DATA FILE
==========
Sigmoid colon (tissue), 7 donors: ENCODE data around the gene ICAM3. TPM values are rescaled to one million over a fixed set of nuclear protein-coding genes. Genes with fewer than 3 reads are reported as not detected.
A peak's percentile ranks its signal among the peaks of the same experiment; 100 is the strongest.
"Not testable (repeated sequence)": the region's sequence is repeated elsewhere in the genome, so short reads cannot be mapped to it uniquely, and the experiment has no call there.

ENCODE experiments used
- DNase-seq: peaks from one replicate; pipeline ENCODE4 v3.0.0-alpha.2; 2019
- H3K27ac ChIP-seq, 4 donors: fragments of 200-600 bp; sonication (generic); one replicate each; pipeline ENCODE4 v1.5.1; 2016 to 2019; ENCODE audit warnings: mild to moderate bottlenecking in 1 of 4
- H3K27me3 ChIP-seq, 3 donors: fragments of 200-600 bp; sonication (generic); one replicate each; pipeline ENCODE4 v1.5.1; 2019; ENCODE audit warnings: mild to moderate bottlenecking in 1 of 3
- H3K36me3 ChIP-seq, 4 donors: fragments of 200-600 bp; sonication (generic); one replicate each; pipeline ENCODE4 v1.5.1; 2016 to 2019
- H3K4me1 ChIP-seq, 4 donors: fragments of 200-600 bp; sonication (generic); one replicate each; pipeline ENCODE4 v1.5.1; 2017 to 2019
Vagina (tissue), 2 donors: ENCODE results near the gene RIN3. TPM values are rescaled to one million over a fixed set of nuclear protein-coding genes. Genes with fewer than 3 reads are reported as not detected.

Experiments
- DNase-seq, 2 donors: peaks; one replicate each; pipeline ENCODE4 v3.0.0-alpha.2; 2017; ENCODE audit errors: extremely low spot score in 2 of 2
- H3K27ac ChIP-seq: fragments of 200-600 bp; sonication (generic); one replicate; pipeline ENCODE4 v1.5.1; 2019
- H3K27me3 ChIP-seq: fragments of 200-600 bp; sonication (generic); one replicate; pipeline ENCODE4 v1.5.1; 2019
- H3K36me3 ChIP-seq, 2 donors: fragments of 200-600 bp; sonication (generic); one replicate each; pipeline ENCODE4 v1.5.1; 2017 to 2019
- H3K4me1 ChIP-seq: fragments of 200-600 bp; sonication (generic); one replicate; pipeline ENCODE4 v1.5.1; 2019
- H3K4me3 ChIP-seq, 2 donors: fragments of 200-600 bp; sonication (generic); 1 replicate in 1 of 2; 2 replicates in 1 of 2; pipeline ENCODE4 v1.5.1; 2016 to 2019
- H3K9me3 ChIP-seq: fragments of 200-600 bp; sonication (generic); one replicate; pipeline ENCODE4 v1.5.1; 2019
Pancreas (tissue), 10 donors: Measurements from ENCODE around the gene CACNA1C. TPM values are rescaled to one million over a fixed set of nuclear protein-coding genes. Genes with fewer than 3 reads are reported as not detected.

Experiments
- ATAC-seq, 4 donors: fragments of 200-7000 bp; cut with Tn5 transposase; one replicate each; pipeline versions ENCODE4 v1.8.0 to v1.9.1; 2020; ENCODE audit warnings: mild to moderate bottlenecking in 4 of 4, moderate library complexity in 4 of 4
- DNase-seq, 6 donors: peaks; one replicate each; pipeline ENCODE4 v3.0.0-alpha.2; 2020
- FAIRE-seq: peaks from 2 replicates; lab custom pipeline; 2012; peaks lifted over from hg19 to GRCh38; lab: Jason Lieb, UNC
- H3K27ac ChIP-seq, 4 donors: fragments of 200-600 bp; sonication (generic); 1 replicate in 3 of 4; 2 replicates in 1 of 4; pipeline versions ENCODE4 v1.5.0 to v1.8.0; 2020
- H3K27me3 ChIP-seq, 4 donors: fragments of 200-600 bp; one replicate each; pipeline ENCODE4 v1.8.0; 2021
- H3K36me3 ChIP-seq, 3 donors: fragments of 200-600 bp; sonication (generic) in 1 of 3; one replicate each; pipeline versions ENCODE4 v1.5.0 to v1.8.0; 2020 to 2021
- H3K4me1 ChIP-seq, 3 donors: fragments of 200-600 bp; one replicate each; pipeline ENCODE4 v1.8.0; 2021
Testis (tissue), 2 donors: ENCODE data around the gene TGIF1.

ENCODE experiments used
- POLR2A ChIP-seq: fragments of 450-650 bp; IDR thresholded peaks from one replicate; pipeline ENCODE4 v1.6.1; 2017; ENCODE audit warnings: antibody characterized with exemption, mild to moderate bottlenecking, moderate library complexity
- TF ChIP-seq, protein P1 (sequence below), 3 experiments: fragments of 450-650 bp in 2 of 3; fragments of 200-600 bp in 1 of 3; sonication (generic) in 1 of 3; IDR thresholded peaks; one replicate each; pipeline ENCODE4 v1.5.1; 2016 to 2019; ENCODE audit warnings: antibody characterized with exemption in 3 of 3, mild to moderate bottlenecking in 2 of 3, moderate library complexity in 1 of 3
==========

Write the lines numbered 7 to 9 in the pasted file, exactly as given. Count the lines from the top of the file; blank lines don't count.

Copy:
- H3K27me3 ChIP-seq, 3 donors: fragments of 200-600 bp; sonication (generic); one replicate each; pipeline ENCODE4 v1.5.1; 2019; ENCODE audit warnings: mild to moderate bottlenecking in 1 of 3
- H3K36me3 ChIP-seq, 4 donors: fragments of 200-600 bp; sonication (generic); one replicate each; pipeline ENCODE4 v1.5.1; 2016 to 2019
- H3K4me1 ChIP-seq, 4 donors: fragments of 200-600 bp; sonication (generic); one replicate each; pipeline ENCODE4 v1.5.1; 2017 to 2019